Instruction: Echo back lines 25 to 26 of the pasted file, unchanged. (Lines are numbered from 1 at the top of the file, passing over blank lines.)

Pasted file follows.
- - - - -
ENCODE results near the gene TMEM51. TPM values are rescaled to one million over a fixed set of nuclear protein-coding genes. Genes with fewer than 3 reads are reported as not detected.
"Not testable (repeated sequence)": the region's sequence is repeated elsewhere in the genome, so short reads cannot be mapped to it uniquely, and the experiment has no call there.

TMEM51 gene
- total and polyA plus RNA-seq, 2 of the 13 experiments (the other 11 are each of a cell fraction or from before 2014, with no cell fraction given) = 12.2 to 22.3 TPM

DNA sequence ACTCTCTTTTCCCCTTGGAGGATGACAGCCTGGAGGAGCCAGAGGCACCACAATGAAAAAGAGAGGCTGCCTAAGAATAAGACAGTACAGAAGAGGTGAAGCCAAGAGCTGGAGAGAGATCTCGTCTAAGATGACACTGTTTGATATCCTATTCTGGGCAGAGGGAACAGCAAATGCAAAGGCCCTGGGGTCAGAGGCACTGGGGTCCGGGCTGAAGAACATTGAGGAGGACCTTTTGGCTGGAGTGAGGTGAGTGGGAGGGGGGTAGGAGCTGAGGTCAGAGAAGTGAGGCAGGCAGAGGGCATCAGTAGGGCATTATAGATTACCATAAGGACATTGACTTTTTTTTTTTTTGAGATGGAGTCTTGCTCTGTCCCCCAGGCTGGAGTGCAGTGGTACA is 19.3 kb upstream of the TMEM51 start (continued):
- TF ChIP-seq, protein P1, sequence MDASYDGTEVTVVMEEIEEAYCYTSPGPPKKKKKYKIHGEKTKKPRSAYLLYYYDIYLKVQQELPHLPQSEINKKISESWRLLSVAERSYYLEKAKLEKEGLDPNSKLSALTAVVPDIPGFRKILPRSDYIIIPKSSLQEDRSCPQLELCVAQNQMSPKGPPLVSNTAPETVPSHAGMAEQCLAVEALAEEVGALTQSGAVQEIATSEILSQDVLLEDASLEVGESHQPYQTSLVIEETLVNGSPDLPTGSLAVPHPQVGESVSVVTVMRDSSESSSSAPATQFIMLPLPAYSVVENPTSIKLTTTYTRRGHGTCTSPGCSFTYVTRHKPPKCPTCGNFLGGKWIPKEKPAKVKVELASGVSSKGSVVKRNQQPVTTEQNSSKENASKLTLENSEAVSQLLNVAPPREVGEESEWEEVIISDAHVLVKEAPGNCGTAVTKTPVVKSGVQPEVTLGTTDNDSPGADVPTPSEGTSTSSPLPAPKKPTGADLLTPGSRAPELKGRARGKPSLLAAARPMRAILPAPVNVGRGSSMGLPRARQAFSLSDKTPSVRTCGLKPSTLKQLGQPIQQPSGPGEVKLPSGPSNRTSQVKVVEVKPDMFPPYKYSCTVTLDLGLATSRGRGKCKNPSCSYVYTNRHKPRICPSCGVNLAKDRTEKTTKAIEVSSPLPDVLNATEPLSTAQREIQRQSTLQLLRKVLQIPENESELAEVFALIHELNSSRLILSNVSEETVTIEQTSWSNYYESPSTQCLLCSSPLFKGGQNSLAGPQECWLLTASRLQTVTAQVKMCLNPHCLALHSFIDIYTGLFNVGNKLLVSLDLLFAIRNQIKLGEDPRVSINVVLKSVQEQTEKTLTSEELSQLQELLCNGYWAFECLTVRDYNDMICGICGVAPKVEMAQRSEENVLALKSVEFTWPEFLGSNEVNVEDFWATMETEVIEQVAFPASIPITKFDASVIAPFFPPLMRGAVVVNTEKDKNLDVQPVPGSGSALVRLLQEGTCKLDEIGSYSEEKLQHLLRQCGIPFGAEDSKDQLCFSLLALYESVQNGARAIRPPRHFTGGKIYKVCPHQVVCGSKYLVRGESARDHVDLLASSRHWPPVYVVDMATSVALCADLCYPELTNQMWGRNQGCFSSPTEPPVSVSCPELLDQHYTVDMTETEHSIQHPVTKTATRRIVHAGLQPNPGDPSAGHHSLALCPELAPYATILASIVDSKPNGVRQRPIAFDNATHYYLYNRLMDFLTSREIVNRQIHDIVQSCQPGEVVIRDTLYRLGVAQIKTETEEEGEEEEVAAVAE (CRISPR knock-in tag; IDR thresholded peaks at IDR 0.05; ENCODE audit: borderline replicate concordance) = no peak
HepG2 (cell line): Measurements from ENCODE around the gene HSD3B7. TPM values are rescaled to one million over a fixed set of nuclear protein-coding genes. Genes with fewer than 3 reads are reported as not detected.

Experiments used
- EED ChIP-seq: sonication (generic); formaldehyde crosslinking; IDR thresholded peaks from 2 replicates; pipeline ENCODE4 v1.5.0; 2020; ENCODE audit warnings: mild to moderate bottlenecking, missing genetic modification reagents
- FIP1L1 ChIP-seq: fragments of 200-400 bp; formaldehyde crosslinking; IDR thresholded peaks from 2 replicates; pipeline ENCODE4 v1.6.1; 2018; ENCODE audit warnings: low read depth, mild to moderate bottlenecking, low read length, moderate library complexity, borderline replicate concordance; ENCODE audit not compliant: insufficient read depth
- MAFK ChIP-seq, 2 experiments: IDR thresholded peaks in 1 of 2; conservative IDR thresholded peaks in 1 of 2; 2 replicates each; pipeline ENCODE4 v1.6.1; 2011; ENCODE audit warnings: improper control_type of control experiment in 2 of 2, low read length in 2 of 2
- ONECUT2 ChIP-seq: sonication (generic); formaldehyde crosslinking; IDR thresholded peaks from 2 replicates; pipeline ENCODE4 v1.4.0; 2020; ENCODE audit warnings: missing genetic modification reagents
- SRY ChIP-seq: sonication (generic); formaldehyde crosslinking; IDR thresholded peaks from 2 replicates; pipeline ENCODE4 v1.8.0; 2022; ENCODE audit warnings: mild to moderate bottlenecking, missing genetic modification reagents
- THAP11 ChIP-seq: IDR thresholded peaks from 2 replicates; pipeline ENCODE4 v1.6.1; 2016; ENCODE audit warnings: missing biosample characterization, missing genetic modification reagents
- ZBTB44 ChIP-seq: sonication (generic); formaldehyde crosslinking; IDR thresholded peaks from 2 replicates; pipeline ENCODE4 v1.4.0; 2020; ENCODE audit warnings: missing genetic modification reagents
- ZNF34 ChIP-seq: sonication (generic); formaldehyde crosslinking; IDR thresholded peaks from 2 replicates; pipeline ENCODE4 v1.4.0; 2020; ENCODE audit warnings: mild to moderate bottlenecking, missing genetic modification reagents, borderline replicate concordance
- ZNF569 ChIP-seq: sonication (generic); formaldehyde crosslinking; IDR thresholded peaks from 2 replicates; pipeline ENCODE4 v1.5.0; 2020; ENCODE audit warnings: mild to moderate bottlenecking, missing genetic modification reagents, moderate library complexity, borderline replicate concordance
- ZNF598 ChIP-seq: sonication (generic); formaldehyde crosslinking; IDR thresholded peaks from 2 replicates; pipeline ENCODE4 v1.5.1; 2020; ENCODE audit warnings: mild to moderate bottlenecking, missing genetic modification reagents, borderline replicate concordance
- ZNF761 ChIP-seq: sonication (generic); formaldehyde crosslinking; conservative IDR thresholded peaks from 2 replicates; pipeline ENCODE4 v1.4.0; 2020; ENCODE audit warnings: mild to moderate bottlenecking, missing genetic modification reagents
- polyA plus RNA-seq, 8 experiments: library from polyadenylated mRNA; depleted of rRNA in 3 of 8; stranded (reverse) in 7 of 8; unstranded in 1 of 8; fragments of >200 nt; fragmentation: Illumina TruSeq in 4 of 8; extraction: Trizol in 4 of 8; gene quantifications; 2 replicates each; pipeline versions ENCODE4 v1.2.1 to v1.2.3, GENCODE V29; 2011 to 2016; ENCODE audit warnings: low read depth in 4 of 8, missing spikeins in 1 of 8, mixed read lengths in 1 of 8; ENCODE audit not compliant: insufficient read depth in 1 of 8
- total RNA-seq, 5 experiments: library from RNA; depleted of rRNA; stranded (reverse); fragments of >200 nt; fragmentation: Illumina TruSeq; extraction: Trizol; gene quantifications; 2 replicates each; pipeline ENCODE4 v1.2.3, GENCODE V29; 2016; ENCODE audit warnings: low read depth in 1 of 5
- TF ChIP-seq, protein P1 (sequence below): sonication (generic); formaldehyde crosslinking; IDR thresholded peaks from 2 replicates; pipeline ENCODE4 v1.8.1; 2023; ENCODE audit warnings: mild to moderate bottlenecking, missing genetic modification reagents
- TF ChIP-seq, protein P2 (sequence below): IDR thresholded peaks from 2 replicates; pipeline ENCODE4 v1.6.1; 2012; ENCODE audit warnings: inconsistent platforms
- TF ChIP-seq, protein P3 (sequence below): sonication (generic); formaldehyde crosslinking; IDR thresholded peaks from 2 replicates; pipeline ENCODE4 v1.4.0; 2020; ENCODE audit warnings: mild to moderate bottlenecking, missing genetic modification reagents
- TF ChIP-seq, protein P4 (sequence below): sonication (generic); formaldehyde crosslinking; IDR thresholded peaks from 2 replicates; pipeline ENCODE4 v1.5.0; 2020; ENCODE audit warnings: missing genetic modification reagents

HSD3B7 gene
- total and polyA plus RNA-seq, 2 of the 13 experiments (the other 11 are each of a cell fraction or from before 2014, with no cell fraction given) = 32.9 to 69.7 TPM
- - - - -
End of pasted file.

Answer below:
- TF ChIP-seq, protein P4 (sequence below): sonication (generic); formaldehyde crosslinking; IDR thresholded peaks from 2 replicates; pipeline ENCODE4 v1.5.0; 2020; ENCODE audit warnings: missing genetic modification reagents

HSD3B7 gene